converted other offshore suppliers to the same use, and they feature a large dredge apparatus mounted over the stern.

Atlantic Surf was built in 1974 as the platform supply vessel Maersk Tracker. It was renamed Tracker I in 1988 and converted to the surf clam dredger Scotian Surf. It was renamed Atlantic Surf in 1992 and in 1996 it became Atlantic Surf I. Its Canadian registry was closed in April 1966.

Although the new Belle Carnell will be much more modern, it will likely have a similar profile.

Read more about Clearwater's activities here:


St-Pierre et Miquelon changeover

 Fusion (October 2013)

The weekly RoRo container service between Halifax and St-Pierre et Miquelon entered a new phase on Friday June 12 when Nolhanava ex Shamrock replaced Fusion.
Fusion has now been laid up at pier 33 after seven years of service (off and on) on the run.Shamrock, which was built for the service and operated from 2001 to 2004 is now back under the new name.

Nolhanava this morning.

It returned to Halifax today after its first second trip.


Fusion was built in 1977 by Blohm+Voss in the Steinwerder district of Hamburg, Germany. Measuring 2279 grt it has a capacity of 219 TEU with two 30 tonne cranes.Originally named Osteexpress it was renamed 78: Ghazi II, 78: Osteexpress, 79: Zim Caribe, 81: Elma Ocho, 82: Osteexpress, 86: ScanDutch Iberia, 86: Express, 87: North Empress, 2000: DutchLiner, 06: Fort Ross. It was under the latter name that it first took over the St-Pierre et Miquelon service for the first time July 18, 2007.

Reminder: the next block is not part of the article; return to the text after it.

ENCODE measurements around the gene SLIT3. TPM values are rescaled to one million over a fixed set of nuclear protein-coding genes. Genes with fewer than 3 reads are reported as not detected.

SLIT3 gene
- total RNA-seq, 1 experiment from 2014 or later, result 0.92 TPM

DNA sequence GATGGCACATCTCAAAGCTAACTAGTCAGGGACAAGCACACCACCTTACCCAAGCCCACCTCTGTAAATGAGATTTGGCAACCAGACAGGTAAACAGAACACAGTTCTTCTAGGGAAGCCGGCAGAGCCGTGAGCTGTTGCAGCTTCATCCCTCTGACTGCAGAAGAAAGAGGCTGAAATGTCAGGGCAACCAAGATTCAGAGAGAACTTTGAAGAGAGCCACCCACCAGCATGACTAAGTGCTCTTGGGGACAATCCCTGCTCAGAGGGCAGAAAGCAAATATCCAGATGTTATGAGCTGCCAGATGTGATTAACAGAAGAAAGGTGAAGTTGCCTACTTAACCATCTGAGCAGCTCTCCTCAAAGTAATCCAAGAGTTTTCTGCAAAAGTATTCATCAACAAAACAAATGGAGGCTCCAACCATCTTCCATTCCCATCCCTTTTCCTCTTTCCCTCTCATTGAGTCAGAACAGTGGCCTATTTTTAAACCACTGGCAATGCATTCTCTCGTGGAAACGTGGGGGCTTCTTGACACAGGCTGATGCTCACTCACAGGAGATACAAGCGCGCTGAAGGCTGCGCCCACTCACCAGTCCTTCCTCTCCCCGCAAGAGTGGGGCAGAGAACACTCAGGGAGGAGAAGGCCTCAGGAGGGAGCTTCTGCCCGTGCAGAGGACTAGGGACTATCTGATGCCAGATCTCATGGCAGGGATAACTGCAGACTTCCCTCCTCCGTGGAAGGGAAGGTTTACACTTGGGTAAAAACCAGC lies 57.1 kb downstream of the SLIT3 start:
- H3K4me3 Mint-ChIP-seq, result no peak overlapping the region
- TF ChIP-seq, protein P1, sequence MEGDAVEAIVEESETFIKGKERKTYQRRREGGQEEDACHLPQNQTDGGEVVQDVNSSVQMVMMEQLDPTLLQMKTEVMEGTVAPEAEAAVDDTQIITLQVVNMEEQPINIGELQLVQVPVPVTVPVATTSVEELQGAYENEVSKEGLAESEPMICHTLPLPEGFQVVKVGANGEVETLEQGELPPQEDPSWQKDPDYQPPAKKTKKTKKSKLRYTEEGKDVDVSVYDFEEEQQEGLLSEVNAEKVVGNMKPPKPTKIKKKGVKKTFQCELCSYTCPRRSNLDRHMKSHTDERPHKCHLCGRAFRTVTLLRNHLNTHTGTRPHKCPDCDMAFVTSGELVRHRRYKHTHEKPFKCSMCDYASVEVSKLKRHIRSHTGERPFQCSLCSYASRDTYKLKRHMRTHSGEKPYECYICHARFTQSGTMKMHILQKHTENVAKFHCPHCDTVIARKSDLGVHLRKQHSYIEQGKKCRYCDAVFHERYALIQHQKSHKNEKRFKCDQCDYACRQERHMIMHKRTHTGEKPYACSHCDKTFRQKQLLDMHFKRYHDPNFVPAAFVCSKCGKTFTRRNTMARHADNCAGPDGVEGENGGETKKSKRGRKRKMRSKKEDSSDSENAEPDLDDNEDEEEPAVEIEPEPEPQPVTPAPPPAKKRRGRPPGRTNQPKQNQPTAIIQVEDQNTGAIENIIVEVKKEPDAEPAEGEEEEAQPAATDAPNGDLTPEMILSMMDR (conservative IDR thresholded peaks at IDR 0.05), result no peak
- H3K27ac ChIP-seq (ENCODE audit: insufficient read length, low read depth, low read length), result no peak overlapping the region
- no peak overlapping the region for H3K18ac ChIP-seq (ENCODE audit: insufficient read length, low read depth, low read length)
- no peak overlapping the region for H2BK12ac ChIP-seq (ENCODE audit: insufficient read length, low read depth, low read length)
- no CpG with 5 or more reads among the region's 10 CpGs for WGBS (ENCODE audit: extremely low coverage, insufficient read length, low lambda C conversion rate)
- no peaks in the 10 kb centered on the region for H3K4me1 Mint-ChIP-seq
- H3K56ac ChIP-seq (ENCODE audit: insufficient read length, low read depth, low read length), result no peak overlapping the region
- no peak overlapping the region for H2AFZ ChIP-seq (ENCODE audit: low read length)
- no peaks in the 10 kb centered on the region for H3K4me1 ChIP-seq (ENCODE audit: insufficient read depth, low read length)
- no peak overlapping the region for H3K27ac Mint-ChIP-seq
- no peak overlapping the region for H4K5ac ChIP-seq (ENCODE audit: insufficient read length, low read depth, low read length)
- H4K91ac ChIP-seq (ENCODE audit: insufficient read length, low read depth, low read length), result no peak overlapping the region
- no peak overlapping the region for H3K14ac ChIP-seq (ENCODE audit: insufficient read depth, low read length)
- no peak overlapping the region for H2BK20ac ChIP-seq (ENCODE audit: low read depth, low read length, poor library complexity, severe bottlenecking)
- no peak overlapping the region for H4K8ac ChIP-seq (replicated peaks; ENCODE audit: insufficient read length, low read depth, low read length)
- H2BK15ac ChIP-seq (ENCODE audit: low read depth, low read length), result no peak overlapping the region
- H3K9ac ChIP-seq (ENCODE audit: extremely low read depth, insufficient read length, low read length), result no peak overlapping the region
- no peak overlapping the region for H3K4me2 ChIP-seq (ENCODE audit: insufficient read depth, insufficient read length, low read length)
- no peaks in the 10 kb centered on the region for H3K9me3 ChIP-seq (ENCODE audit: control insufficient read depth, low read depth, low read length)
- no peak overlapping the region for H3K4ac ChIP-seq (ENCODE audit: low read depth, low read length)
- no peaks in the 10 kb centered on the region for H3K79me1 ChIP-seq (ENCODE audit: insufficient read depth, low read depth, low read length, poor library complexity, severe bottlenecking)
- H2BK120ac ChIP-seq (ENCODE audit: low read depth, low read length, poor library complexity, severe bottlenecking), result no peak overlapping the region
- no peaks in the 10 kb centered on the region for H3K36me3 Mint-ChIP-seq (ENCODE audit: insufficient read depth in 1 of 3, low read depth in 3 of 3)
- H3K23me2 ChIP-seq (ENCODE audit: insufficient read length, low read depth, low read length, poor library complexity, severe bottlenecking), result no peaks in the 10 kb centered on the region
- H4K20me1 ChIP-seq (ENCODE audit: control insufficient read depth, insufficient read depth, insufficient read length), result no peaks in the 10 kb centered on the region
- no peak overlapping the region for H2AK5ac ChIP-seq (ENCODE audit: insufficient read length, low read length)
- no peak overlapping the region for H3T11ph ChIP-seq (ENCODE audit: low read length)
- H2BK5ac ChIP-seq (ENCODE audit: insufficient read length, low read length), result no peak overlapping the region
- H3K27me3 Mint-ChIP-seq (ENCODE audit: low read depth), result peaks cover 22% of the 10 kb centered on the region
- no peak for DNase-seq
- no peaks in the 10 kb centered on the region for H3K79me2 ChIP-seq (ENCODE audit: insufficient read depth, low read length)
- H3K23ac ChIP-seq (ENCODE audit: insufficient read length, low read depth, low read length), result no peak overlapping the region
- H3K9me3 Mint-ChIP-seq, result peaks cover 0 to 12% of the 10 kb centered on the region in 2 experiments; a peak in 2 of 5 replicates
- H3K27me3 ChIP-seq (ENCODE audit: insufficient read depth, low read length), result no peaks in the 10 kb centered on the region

In 2008 the Canadian flagged Dutch Runner took over until 2010. 

Dutch Runner has been laid up since 2012, first in Souris, PE, and since October 2014 in Port Hawksbury, NS.

In 2009-10 Fort Ross had a major refit in Europe, was renamed Fusion, and returned to the service in August of that year on what was understood to be a three year contract.

In April 2012 Fusion sailed for the Ukraine where it went into another lengthy refit and returned in September. Its replacement at that time was Nils B.
Fusion has run consistently on the weekly service, however it has been subject to some mechanical problems and in March 2014 was towed in to Halifax after three days adrift.and was off the service for three trips until April.


I covered the return of Shamrock as Nolhanava back in April

I did not comment on the ship's names however. The name Shamrock commemorated a legendary French trawler that worked out of St-Pierre for a number of years. It was the subject of a special postage stamp and a documentary.

As to Nolhavana I am stumped.Its possible that it commemorates a rum running vessel. They liked to have odd names, frequently with alternating vowels and consonants, but that it only a wild guess.
If anyone has any insights, I would appreciate hearing them.

Friday, June 12, 2015

Inbound traffic

There was a variety of inbound traffic this morning, including the usual paddle board commuter, who travels from his Northwest Arm home to his downtown office on a daily basis (weather permitting).

The cruise ship Saint Laurent made its second arrival of the season,

Before that the Maersk/CMA CGM service brought in the AS Palatia. It is the first vist for this well travelled ship since it was built in 2006 by STX Shipbuidling in Jinhae, South Korea.